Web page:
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DALLAS (CBS11) – For a brief time last year, former First Assistant Bill Wirskye and former administrative chief Jennifer Balido were Dallas County District Attorney Susan Hawk’s most trusted employees.
Now, the two have joined three other employees Hawk fired who are trying to remove her from office.
On Tuesday, the special prosecutor overseeing the case to oust Hawk, Patrick Wilson, the DA from neighboring Ellis County, filed statements from Wirskye and Balido to bolster his case before a court hearing Friday morning.
A judge will hear arguments on whether the effort to force Hawk out should proceed or continue.
Wilson wants a judge to temporarily replace Hawk pending the outcome of her trial.
The special prosecutor has said Hawk should be removed from office because of her mental illness.
Hawk was out of work for more than two months last year while she received treatment for a severe bout of depression.
She had admitted she had thoughts of suicide, and that she had either abused or became dependent on prescription drugs.
In an affidavit, Wirskye said, “…It was my belief that her incompetency was due to severe mental illness and/or substance abuse, characterized by delusional paranoia, limited cognitive ability, and ultimately a complete break from reality…”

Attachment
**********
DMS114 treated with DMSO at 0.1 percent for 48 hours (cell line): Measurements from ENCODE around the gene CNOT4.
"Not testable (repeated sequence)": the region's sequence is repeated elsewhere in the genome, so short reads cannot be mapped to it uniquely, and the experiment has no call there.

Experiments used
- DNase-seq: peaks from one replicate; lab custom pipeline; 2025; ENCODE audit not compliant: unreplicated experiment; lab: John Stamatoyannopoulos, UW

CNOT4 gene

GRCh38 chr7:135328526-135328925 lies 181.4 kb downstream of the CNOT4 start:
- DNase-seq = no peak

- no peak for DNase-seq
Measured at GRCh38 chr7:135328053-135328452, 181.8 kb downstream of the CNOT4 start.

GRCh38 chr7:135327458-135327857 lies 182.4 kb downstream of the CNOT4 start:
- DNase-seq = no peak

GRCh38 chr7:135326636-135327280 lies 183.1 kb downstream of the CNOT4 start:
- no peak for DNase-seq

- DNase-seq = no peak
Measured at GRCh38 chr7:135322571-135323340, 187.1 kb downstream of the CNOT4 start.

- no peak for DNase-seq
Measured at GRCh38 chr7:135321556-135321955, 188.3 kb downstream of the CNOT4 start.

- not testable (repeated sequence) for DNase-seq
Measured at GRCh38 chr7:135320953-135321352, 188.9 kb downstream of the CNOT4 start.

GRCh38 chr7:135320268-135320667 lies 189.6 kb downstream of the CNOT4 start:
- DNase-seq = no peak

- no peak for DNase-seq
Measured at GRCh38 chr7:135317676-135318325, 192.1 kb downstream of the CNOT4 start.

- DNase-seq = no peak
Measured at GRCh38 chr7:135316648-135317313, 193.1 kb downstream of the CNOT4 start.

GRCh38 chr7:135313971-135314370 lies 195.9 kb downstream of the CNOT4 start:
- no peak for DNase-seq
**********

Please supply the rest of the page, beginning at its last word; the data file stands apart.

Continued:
Wirskye mentioned what he called one of Hawk’s bizarre comments. “She accused me of calling her mother, harassing her, breaking into her parent’s garage, and breaking into her house and stealing a photo of her.”
Hawk later recanted the accusation.
Her attorney, Charla Aldous, said Tuesday the case should not look back, but forward. “She is someone who said, I suffered from depression, I have issues, I want treatment for it and that I want to be given a clean slate to start my job and to do it right and she is doing that.”
In his affidavit, Wirksye said two days before he was fired, he contacted others about staging an intervention with Hawk to help her.
But they declined.
Wirskye said he also spoke with others in the DA’s office, “We discussed contacting the State Bar, the Governor, and the Texas Rangers”… but that “none of these options seemed tenable at the time — we did not want to injure either Ms. Hawk or the office…”
Aldous says she hasn’t read all of the filing, but that, “It is quite scary if you think any disgruntled employee can come in and seek to remove a district attorney for any issue bascially including mental illness. I think it’s really, really a scary precedent.”
In her statement, former administrative chief Jennifer Balido said as her brief tenure continued, she said no one in the office knew if Hawk was going to show up for work. “She would not return phone calls or texts. Her attendance at the office and other community functions became increasingly sporadic.”
In court papers, Wilson has said when Hawk sought treatment at the end of last July, she never made arrangements for the ongoing management and operation of the office.
He said, “…The defendant left it to her friends to make up stories about the reasons for her absence and whereabouts… The fact remains, the defendant essentially abandoned her post.”
The Dallas County District Attorney oversees a $50 million budget and 450 attorneys.
Aldous says, “To me, this case is about what Judge Hawk has done as the District Attorney for Dallas since she sought treatment for her mental illness, and I think it’s a crying shame that people are trying to seek her dismissal from office.”
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